Death and Underachievement

Technically a few weeks late for a new year’s resolution, but better late than… whatever. Just stumbled across an incredible essay by Ryan Norbauer of 43 Folders: Death and Underachievement: A Guide to Happiness in Work

Norbauer chips away at the notion that productivity and achievement are pathways to happiness, and in so doing opens up a Pandora’s box of existential questions for the workplace. For those of us driven like rats to sip from the sugar-water spouts sticking through our cage walls looking for one more rush, one more minor achievement to fool our impatient selves into thinking we’ve found a scrap of meaning in our lives, Norbauer says it’s time to step back and take a close look at ultimate motivations:

The essential point that we must confront here is that the achievements which seem so important and for the pursuit of which we perpetually torture ourselves are on the one hand futile and the other utterly insignificant. What is the ultimate summit we expect to reach? And if we can’t answer this question, why do we exert ourselves as if we’re heading towards one?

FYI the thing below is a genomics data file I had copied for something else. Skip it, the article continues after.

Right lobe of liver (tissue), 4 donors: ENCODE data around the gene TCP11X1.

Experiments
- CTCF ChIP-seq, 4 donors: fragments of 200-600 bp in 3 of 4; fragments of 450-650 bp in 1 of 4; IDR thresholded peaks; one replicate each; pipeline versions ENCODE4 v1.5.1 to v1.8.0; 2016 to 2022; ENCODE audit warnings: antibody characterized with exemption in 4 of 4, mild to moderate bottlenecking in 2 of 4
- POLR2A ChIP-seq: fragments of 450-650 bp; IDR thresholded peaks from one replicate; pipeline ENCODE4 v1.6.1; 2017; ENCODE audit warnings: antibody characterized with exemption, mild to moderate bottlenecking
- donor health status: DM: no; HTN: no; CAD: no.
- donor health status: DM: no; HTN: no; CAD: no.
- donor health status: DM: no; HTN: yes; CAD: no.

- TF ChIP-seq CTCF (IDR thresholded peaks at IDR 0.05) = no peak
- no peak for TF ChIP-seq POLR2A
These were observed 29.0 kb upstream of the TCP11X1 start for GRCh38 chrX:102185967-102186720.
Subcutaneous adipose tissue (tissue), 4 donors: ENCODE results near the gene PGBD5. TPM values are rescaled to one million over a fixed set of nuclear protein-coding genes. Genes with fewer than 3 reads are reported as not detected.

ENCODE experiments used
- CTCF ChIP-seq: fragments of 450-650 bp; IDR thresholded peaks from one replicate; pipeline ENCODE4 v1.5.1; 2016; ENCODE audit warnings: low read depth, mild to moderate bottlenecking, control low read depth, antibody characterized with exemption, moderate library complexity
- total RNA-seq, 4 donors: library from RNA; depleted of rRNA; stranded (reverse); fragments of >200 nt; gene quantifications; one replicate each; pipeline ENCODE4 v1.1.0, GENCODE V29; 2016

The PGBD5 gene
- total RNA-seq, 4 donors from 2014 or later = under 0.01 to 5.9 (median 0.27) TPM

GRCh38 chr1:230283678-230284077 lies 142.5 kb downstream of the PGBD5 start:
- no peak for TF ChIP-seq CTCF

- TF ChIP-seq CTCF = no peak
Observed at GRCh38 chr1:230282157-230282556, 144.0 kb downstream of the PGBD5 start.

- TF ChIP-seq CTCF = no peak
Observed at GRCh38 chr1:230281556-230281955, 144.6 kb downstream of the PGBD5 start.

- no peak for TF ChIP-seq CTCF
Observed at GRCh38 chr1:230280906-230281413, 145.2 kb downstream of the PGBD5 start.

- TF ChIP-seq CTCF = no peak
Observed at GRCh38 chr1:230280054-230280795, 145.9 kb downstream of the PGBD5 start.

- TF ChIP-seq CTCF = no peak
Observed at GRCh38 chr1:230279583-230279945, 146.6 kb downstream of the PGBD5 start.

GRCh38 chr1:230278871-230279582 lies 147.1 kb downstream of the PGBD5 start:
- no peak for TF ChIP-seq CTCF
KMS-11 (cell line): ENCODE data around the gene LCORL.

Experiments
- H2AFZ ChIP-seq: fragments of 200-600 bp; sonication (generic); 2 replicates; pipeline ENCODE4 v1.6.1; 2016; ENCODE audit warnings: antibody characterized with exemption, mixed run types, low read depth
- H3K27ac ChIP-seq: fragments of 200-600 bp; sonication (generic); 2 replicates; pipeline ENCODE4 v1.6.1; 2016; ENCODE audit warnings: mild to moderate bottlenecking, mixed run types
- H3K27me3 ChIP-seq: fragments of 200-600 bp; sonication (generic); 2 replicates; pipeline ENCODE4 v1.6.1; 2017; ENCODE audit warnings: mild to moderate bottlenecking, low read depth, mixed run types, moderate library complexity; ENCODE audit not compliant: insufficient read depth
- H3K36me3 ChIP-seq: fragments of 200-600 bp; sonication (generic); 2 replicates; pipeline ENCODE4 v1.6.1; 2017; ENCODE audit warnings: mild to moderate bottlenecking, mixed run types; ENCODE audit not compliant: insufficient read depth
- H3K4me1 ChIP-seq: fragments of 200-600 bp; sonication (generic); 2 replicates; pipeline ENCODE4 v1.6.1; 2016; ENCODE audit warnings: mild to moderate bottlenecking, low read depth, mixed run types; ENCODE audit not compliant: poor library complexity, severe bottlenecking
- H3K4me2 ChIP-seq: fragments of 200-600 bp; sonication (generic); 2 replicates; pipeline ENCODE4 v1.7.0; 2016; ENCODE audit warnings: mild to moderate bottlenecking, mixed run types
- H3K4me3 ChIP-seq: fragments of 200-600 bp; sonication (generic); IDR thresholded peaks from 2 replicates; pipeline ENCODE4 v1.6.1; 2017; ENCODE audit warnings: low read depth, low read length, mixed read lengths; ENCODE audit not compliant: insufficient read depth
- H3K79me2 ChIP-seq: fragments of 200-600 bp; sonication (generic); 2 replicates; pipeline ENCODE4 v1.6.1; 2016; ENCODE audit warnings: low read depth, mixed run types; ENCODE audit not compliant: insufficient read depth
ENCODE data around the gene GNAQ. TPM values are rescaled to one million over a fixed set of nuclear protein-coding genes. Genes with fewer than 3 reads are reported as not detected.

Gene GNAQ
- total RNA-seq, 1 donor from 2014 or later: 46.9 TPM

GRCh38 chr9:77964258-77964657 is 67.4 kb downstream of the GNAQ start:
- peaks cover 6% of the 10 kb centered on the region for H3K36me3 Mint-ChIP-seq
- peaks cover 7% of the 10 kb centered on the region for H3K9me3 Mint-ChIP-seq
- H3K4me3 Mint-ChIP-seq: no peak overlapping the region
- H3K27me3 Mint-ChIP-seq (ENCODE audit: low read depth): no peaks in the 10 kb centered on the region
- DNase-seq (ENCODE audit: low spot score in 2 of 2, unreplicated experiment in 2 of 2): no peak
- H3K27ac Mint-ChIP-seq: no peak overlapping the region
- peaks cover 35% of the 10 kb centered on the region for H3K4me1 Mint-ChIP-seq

His observations are in part triggered by the release of The Underachiever’s Manifesto: The Guide to Accomplishing Little and Feeling Great, which rests upon these core principles:

  • Life’s too short.
  • Control is an illustion.
  • Expectations lead to misery.
  • Great expectations lead to great misery.
  • Achievement creates expectations.
  • The law of diminishing returns applies everywhere.
  • Perfect is the enemy of good.
  • The tallest blade of grass is the surest to be cut.
  • Accomplishment is in the eye of the beholder.

It’s a powerful piece, and one I needed badly to see. I’ve been feeling all of this for a while now, but blaming it on the wrong things: ennui, exhaustion, a fragmentated work environment, my own stupidity. But maybe the problem is that I’m looking for love satisfaction in all the wrong places.

My (fittingly late) New Year’s resolution is to chill more, back off the treadmill, and to remember to breathe.

via Weblogsky